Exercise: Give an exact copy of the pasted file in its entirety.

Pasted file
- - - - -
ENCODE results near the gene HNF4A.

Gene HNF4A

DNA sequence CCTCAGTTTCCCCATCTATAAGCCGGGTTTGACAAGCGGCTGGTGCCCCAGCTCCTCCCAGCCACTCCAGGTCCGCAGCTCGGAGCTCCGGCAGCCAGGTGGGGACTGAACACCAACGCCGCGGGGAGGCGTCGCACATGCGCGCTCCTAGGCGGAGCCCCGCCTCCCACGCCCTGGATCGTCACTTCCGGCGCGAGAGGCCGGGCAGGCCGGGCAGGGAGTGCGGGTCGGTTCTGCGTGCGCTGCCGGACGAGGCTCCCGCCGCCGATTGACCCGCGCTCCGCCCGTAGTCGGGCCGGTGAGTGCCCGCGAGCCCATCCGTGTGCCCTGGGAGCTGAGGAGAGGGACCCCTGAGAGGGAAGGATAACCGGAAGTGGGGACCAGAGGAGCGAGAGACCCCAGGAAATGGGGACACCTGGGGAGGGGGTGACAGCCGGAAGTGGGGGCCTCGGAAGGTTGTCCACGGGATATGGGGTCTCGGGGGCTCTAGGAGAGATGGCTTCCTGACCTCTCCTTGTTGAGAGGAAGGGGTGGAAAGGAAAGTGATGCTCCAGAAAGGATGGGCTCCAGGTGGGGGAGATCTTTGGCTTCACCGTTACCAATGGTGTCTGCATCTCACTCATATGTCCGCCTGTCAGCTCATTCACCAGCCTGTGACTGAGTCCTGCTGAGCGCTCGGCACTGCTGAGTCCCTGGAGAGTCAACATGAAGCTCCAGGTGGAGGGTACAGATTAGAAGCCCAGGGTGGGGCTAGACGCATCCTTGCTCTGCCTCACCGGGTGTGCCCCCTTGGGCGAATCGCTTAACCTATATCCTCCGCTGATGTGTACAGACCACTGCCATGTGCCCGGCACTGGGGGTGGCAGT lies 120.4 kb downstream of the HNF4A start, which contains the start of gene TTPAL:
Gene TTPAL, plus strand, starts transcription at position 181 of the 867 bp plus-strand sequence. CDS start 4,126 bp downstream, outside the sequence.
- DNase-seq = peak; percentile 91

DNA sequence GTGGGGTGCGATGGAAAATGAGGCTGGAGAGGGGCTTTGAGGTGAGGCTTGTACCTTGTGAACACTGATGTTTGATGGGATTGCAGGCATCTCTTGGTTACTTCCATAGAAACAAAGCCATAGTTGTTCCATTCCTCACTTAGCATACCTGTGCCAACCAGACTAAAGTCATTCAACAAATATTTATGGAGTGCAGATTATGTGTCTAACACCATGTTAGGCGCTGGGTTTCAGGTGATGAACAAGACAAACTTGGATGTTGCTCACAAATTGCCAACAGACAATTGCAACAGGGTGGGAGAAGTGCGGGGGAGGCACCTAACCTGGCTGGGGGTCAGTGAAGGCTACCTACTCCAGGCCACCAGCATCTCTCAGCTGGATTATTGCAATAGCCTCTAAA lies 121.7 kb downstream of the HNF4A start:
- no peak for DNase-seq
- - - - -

ENCODE results near the gene HNF4A.

Gene HNF4A

DNA sequence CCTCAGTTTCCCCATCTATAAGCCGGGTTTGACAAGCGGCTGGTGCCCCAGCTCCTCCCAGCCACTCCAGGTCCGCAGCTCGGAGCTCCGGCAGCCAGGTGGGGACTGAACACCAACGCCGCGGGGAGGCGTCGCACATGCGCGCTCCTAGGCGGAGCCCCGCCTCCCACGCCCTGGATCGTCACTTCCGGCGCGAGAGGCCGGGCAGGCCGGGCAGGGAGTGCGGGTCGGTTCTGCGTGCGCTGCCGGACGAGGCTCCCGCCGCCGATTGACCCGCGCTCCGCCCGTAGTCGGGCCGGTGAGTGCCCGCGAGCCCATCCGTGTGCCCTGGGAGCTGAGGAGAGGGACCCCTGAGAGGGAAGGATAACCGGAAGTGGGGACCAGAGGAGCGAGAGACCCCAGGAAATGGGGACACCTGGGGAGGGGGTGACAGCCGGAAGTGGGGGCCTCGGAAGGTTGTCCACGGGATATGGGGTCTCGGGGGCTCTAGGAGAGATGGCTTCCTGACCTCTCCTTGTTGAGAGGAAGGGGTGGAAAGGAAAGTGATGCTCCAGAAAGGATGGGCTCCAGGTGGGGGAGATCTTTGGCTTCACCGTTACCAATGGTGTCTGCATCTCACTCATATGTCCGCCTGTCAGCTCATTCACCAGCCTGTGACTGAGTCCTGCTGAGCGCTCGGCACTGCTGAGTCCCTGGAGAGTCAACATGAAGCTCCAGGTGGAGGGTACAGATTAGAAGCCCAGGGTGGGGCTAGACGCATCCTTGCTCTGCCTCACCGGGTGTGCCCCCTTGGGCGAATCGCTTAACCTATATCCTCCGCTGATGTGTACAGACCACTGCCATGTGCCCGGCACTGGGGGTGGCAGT lies 120.4 kb downstream of the HNF4A start, which contains the start of gene TTPAL:
Gene TTPAL, plus strand, starts transcription at position 181 of the 867 bp plus-strand sequence. CDS start 4,126 bp downstream, outside the sequence.
- DNase-seq = peak; percentile 91

DNA sequence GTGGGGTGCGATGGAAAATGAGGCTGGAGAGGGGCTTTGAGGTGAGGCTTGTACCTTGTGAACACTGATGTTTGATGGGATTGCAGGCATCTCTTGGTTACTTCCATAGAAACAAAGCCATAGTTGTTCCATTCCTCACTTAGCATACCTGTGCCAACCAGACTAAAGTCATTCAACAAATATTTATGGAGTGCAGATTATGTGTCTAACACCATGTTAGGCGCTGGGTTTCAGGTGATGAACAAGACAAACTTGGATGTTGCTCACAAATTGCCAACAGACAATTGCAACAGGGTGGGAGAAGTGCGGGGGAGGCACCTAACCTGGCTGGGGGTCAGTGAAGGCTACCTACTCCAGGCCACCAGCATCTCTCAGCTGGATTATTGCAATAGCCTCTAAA lies 121.7 kb downstream of the HNF4A start:
- no peak for DNase-seq